The three most important issues to be considered when recruiting patients with chronic CNS disorders are motivation,
location, and condition. Therefore, it is essential to prescreen the study candidates based on these requirements to help
sponsors avoid the cost of recruitment. Hence the key to conducting recruitment effectively lies in conducting an
honest, early recruitment feasibility assessment to determine the idiosyncratic challenges posed by a given study and
the development of an effective recruitment plan well in advance of first patient in. That might include appropriate
timelines and contingency plans. Since the marginal cost per patient for a trial in rescue mode is typically two to three
times greater than the cost of the same patient coming from a recruitment strategy initiated with the trial itself.
CNS: Unleashing Opportunity
Each condition represents a unique patient population, caregiver constituency, and physician relationships, all of which
factor heavily in the outcome of a successful recruitment strategy. In addition, each trial presents its own set of
characteristics, for example, number of sites, choice of principal investigator by specialty and referral network, standard
of care vs. drug under investigation, and trial design issues, and so on, which must be factored into assessing the
feasibility of recruitment.
The patient-recruitment efforts will benefit from the general population developing a better overall understanding of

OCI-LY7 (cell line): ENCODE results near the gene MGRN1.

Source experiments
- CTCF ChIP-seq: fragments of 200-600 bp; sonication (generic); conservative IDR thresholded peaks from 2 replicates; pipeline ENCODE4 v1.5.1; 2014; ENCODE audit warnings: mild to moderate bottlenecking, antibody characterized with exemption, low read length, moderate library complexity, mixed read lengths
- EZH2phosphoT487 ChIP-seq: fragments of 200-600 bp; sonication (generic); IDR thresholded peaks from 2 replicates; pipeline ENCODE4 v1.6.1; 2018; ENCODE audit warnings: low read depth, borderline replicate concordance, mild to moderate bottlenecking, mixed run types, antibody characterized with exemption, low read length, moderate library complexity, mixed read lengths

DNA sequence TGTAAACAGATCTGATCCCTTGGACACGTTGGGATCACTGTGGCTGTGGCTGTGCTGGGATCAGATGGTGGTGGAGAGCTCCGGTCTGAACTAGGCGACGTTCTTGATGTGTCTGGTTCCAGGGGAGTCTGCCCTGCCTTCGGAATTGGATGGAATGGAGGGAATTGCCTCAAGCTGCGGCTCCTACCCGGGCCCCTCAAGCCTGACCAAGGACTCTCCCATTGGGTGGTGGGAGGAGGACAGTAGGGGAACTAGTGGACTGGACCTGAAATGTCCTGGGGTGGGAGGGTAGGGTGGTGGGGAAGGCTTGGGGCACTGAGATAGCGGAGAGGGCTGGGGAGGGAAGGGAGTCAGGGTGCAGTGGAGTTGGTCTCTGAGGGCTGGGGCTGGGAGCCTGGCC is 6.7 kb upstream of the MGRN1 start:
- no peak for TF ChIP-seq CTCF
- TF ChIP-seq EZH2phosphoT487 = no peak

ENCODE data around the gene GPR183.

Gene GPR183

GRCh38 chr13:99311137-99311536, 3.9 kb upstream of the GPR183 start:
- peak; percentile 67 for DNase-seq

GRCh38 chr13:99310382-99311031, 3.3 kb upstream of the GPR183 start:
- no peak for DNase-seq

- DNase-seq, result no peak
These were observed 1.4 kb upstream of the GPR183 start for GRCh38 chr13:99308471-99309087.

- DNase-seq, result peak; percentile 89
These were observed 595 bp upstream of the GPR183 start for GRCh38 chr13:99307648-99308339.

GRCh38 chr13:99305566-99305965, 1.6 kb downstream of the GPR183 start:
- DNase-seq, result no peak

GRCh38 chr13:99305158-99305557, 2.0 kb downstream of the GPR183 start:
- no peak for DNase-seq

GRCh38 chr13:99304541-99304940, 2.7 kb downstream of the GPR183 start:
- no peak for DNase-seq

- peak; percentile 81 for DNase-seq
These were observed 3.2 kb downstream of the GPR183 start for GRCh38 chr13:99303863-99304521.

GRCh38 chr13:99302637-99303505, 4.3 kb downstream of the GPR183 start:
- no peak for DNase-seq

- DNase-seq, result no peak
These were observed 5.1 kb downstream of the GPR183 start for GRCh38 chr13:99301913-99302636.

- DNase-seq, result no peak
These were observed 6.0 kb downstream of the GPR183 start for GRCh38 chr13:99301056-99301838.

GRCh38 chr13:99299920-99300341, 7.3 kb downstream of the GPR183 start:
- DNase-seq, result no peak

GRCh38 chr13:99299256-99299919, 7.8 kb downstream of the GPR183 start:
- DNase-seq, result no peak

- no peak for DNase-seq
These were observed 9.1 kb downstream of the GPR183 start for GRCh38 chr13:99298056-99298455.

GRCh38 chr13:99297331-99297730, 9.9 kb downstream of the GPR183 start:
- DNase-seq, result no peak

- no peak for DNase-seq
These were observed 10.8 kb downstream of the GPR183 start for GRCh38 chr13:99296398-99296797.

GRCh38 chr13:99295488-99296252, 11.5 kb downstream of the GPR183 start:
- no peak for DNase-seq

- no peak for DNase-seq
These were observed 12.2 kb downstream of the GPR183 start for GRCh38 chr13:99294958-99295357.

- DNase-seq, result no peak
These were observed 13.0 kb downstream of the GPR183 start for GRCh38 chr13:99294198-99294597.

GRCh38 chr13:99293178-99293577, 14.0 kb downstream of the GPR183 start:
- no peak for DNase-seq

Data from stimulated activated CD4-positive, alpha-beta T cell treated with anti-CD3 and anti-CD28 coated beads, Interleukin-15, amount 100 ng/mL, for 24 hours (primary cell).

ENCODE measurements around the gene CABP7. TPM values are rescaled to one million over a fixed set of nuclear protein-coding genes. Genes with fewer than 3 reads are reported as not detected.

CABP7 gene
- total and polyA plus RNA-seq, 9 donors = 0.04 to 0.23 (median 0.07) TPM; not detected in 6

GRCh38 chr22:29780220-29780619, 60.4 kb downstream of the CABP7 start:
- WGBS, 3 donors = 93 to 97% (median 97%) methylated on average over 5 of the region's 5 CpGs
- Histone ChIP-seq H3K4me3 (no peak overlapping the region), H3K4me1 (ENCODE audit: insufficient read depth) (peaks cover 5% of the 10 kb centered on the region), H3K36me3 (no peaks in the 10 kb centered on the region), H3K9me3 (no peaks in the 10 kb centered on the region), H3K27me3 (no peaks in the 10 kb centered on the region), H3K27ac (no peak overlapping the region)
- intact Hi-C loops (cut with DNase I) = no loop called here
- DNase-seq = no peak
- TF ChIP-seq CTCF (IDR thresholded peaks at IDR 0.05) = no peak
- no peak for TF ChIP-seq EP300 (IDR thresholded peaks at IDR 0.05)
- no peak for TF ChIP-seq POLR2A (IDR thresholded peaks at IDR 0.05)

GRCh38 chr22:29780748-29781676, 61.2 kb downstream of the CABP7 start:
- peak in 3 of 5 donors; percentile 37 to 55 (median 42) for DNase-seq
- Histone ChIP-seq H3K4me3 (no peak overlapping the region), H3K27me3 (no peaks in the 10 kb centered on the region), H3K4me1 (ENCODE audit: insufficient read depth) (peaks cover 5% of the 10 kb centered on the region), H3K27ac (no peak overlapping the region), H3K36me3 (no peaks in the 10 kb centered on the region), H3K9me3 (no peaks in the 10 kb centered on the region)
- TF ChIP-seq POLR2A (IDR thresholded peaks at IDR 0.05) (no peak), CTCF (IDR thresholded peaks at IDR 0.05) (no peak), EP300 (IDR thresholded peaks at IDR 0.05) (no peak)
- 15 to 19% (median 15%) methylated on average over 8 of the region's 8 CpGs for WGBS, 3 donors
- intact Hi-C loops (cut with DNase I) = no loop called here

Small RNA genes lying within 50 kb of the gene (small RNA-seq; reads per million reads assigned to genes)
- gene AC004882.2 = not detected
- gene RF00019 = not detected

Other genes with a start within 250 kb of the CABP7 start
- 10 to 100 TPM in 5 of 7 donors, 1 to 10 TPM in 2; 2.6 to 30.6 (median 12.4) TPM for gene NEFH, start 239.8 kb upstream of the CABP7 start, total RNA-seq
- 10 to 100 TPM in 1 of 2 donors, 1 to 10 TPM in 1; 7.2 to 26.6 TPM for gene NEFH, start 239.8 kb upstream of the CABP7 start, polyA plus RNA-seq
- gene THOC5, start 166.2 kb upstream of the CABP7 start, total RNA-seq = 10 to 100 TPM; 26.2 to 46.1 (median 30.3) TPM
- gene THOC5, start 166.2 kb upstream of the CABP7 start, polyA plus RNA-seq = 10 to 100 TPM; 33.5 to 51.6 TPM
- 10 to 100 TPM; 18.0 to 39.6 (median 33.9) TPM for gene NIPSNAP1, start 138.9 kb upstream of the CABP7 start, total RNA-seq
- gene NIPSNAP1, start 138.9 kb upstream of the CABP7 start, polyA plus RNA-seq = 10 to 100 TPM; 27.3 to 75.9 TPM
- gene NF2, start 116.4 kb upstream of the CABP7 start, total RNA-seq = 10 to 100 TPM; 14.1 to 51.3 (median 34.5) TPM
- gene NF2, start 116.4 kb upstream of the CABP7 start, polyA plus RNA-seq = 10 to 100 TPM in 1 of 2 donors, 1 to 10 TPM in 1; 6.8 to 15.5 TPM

clinical trials. An effective strategy is to consider the impact that trial participation will have on the lives of patients and
caregivers beyond the realm of study visits and research sites. Participation in CNS trials will improve when the sponsors
able to identify strategies that overcome the obstacles affecting patients and families as a result of trial participation.
In the past, sponsors could count on a fairly well-defined pool of expert investigators to provide them with the patients
required for their studies. While this pool of seasoned investigators has expanded modestly over time, it has not kept up
with the industry’s pace of research in terms of access to the number of patients needed for clinical trials conducted today.
Clinical trials in Depression: Challenges and Opportunities
The design and evaluation of clinical trials with antidepressant drugs still constitutes a big challenge. According to an
analysis, most of the known effective and marketed antidepressants had failed to show a statistically significant drug
effect. Since the drug regulatory authorities currently demands two positive pivotal clinical trials before registration
is considered in most cases due to the high failure rate. Undoubtedly, one of the important factors contributing to
this high failure rate is disease-related like high variability in response, the heterogeneity of patients being diagnosed
with major depressive disorder (MDD), the difficulties in objectively measuring the severity of depression and the
high placebo effect. These disease-related causes are generally hard to address in individual trials. For example, a
possible solution to patient heterogeneity would be to refine the inclusion/exclusion criteria as to ensure more
homogeneous groups of patients. The variability in response for example has often been assigned to the placebo
effect. In fact, changes in clinical trial design have been suggested to mitigate this effect. Single- and double-blind